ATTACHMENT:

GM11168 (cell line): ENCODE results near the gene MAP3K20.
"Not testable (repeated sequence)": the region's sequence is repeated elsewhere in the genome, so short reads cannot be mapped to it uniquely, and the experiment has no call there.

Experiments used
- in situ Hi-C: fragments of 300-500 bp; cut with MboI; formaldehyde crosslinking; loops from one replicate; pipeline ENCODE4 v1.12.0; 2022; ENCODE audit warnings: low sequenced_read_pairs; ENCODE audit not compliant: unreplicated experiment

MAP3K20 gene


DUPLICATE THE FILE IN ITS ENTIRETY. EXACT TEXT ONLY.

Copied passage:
GM11168 (cell line): ENCODE results near the gene MAP3K20.
"Not testable (repeated sequence)": the region's sequence is repeated elsewhere in the genome, so short reads cannot be mapped to it uniquely, and the experiment has no call there.

Experiments used
- in situ Hi-C: fragments of 300-500 bp; cut with MboI; formaldehyde crosslinking; loops from one replicate; pipeline ENCODE4 v1.12.0; 2022; ENCODE audit warnings: low sequenced_read_pairs; ENCODE audit not compliant: unreplicated experiment

MAP3K20 gene